• confused 2006-06-02 19:50
    <P>
    Coughptcha:
    DZ-Jay:
    <BR>... &nbsp;&nbsp; http://www.cl.cam.ac.uk/~mgk25/iso-time.html<BR>
    <BR><I>"In case an unambiguous representation of time is required, 00:00 is usually the preferred notation for midnight and not 24:00.</I>"<BR><BR>24:00 yesterday is the same instant in time as 00:00 today ... but the standards don't go past 24:00. So a millisecond past that instant in time would not be 24:00:00.001 but rather 00:00:00.001.<BR><BR>Although that wouldn't stop me from writing an application which internally tracked time of, say, 26:00 to indicate 2am on the <I>next</I> day (e.g. when processing transactions actually associated with the previous day).&nbsp; I just wouldn't represent it that way externally.<BR><BR>But if you want to debate me, I'm 5 foot 14 inches tall.<BR>
    </P>
    <P>Interestingly, Java's GregorianCalendar works this way - you can specify anti-normalized dates and it handles them correctly:</P><PRE>SimpleDateFormat sdf;
    GregorianCalendar gc;
    sdf = new SimpleDateFormat("MM/dd/yyyy HH:mm:ss");</PRE><PRE>// Specify the nonsensical: June 43, 2006 25:63:72
    gc = new GregorianCalendar(2006,Calendar.JUNE,43, // yields Jul 13, 2006
    25,63,72); // + 25hr, 63 min, 72 sec
    // This prints: 07/14/2006 02:04:12
    System.out.println(sdf.format(gc.getTime()));
    </PRE>
  • jayKayEss 2006-06-02 20:54
    Agreed.&nbsp; The buttons should say "Next" and "Previous," since they let you move through a list of photos.<br>
  • jayKayEss 2006-06-02 20:55
    dcardani:
    Anonymous:
    The Kflickr dialog makes a lot more sense when icons are enabled on pushbuttons:<br><br>http://kflickr.sourceforge.net/wikka.php?wakka=Screen<br>


    No it doesn't. What's the difference between "OK (Down Arrow)", "OK," and "OK (Up Arrow)?" That's still confusing as hell.
    <br><br>Agreed.&nbsp; The buttons should say "Next" and "Previous," since they let you move through a list of photos.<br>
  • WallyT 2006-06-02 21:56
    BradC:
    <p>Hehe, that's classic. </p>
    <p>"You may want to find out why."</p>
    <p>I'm going to start using that in all my error messages:</p>
    <p>"Could not save file mystuff.txt. You may want to find out why."</p>
    <p>"Email address is not in the correct format. You may want to find out why."</p>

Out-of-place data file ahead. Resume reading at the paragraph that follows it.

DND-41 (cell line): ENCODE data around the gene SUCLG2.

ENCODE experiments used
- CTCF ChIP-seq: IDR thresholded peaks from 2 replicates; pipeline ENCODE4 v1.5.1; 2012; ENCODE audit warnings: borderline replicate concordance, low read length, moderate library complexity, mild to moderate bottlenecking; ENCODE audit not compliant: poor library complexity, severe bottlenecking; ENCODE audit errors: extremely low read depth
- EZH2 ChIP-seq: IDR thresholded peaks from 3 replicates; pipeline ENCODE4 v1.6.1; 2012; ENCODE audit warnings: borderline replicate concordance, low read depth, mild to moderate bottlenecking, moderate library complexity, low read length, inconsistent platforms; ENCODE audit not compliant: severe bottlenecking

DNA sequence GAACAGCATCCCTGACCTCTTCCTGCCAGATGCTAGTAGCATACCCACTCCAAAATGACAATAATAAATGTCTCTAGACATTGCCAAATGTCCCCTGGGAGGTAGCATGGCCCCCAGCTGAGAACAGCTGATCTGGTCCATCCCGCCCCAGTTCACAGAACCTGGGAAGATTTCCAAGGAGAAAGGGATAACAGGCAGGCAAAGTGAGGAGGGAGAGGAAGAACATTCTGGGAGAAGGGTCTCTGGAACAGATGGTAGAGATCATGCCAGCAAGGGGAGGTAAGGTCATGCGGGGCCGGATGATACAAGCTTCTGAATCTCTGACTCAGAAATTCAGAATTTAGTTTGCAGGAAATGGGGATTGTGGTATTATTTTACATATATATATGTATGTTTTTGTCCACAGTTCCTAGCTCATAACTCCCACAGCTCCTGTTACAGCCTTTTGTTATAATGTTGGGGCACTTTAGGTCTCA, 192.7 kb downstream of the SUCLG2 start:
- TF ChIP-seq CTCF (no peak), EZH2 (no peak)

<p>"MyProgram.exe encountered an error and could not continue. You may want to find out why, but you can't."</p>
    <br><br>I'd love to see error messages like this. They would assume that I'm _not_ and idiot and can probably find the answer if I look. They are certainly better than some error messages I've seen that tell me a lot and say absolutly nothing.<br>
  • WallyT 2006-06-02 21:57
    BradC:
    <p>Hehe, that's classic. </p>
    <p>"You may want to find out why."</p>
    <p>I'm going to start using that in all my error messages:</p>
    <p>"Could not save file mystuff.txt. You may want to find out why."</p>
    <p>"Email address is not in the correct format. You may want to find out why."</p>
    <p>"MyProgram.exe encountered an error and could not continue. You may want to find out why, but you can't."</p>
    <br><br>I'd love to see error messages like this. They would assume that I'm _not_ an idiot and can probably find the answer if I look. They are certainly better than some error messages I've seen that tell me a lot and say absolutly nothing.<br>
  • niko 2006-06-02 23:05
    Alex Papadimoulis:
    <blockquote><p><img src="http://www.thedailywtf.com/images/200606/ShareToWeb1.png"></p></blockquote>
    <p>&nbsp;</p>
    <br><br>FYI, this is Russian with the encoding messed up, which happens on systems without Cyrillic support. It goes: <b>? ?????????? ???? ???????? ????????? HP Share-to-Web ????? ??????? ? ??????????. ??????????? </b>Translation: "As a result of this operation, HP Share-to-Web will be removed from this computer. Continue?". (Duh.)<br>
  • Cheong 2006-06-02 23:16
    I think the "Microsoft Office Picture Manager's compression algorithm" is not a WTF, as we all know that if the "data" is too complex, a compression algorithm could have "negative compression ratio".<br><br>Remembering at the days of PCX format, the "compressed size" can range to less than 1 percent of origional (best case) to over than 10 times(I don't remember where the limit is) of the origional size.<br>